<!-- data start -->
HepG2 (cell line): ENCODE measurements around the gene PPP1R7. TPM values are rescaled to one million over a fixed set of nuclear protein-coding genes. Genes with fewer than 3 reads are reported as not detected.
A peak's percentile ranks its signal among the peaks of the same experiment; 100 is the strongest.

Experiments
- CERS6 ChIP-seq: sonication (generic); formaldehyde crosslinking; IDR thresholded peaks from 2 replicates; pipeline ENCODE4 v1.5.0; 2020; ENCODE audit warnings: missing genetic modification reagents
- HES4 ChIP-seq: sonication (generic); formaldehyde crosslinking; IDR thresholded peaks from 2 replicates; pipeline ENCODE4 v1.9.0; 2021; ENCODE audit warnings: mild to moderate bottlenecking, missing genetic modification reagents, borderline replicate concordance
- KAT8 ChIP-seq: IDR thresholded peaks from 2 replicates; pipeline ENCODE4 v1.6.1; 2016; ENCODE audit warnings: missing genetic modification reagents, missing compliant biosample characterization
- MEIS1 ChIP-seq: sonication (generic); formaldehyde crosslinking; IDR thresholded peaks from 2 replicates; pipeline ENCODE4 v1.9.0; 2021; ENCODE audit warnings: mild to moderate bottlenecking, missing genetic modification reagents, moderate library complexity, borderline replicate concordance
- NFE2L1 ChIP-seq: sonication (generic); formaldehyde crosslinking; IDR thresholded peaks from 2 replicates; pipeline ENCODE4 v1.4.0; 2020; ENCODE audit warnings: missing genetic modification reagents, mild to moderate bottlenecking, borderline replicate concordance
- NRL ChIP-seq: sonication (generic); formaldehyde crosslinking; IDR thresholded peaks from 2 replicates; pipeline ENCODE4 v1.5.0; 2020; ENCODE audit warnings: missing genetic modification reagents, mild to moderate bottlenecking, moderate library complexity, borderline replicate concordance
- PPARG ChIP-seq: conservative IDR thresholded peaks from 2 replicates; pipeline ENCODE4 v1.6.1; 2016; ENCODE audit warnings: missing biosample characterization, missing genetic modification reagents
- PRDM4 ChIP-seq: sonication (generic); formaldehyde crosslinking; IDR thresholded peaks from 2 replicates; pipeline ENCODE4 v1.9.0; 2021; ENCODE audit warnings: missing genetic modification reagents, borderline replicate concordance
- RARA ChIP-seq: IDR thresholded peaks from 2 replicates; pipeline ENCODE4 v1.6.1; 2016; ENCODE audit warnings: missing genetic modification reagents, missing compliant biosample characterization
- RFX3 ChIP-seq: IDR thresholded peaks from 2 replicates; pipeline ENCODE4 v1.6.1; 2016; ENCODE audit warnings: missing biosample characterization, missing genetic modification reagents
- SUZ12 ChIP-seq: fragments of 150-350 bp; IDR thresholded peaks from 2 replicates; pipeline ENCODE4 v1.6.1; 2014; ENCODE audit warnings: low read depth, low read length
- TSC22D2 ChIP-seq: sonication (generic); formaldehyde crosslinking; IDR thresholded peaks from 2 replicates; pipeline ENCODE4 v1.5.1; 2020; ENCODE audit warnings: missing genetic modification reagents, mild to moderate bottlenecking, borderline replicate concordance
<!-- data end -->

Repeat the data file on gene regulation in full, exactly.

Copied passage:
HepG2 (cell line): ENCODE measurements around the gene PPP1R7. TPM values are rescaled to one million over a fixed set of nuclear protein-coding genes. Genes with fewer than 3 reads are reported as not detected.
A peak's percentile ranks its signal among the peaks of the same experiment; 100 is the strongest.

Experiments
- CERS6 ChIP-seq: sonication (generic); formaldehyde crosslinking; IDR thresholded peaks from 2 replicates; pipeline ENCODE4 v1.5.0; 2020; ENCODE audit warnings: missing genetic modification reagents
- HES4 ChIP-seq: sonication (generic); formaldehyde crosslinking; IDR thresholded peaks from 2 replicates; pipeline ENCODE4 v1.9.0; 2021; ENCODE audit warnings: mild to moderate bottlenecking, missing genetic modification reagents, borderline replicate concordance
- KAT8 ChIP-seq: IDR thresholded peaks from 2 replicates; pipeline ENCODE4 v1.6.1; 2016; ENCODE audit warnings: missing genetic modification reagents, missing compliant biosample characterization
- MEIS1 ChIP-seq: sonication (generic); formaldehyde crosslinking; IDR thresholded peaks from 2 replicates; pipeline ENCODE4 v1.9.0; 2021; ENCODE audit warnings: mild to moderate bottlenecking, missing genetic modification reagents, moderate library complexity, borderline replicate concordance
- NFE2L1 ChIP-seq: sonication (generic); formaldehyde crosslinking; IDR thresholded peaks from 2 replicates; pipeline ENCODE4 v1.4.0; 2020; ENCODE audit warnings: missing genetic modification reagents, mild to moderate bottlenecking, borderline replicate concordance
- NRL ChIP-seq: sonication (generic); formaldehyde crosslinking; IDR thresholded peaks from 2 replicates; pipeline ENCODE4 v1.5.0; 2020; ENCODE audit warnings: missing genetic modification reagents, mild to moderate bottlenecking, moderate library complexity, borderline replicate concordance
- PPARG ChIP-seq: conservative IDR thresholded peaks from 2 replicates; pipeline ENCODE4 v1.6.1; 2016; ENCODE audit warnings: missing biosample characterization, missing genetic modification reagents
- PRDM4 ChIP-seq: sonication (generic); formaldehyde crosslinking; IDR thresholded peaks from 2 replicates; pipeline ENCODE4 v1.9.0; 2021; ENCODE audit warnings: missing genetic modification reagents, borderline replicate concordance
- RARA ChIP-seq: IDR thresholded peaks from 2 replicates; pipeline ENCODE4 v1.6.1; 2016; ENCODE audit warnings: missing genetic modification reagents, missing compliant biosample characterization
- RFX3 ChIP-seq: IDR thresholded peaks from 2 replicates; pipeline ENCODE4 v1.6.1; 2016; ENCODE audit warnings: missing biosample characterization, missing genetic modification reagents
- SUZ12 ChIP-seq: fragments of 150-350 bp; IDR thresholded peaks from 2 replicates; pipeline ENCODE4 v1.6.1; 2014; ENCODE audit warnings: low read depth, low read length
- TSC22D2 ChIP-seq: sonication (generic); formaldehyde crosslinking; IDR thresholded peaks from 2 replicates; pipeline ENCODE4 v1.5.1; 2020; ENCODE audit warnings: missing genetic modification reagents, mild to moderate bottlenecking, borderline replicate concordance